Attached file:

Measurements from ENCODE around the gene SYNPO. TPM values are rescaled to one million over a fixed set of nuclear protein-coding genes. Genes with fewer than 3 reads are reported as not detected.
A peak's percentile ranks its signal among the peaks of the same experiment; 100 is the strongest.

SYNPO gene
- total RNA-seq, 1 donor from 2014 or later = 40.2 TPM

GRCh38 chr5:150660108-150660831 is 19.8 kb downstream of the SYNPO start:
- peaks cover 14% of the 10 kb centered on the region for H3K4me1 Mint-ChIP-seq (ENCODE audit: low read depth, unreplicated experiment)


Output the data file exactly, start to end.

Measurements from ENCODE around the gene SYNPO. TPM values are rescaled to one million over a fixed set of nuclear protein-coding genes. Genes with fewer than 3 reads are reported as not detected.
A peak's percentile ranks its signal among the peaks of the same experiment; 100 is the strongest.

SYNPO gene
- total RNA-seq, 1 donor from 2014 or later = 40.2 TPM

GRCh38 chr5:150660108-150660831 is 19.8 kb downstream of the SYNPO start:
- peaks cover 14% of the 10 kb centered on the region for H3K4me1 Mint-ChIP-seq (ENCODE audit: low read depth, unreplicated experiment)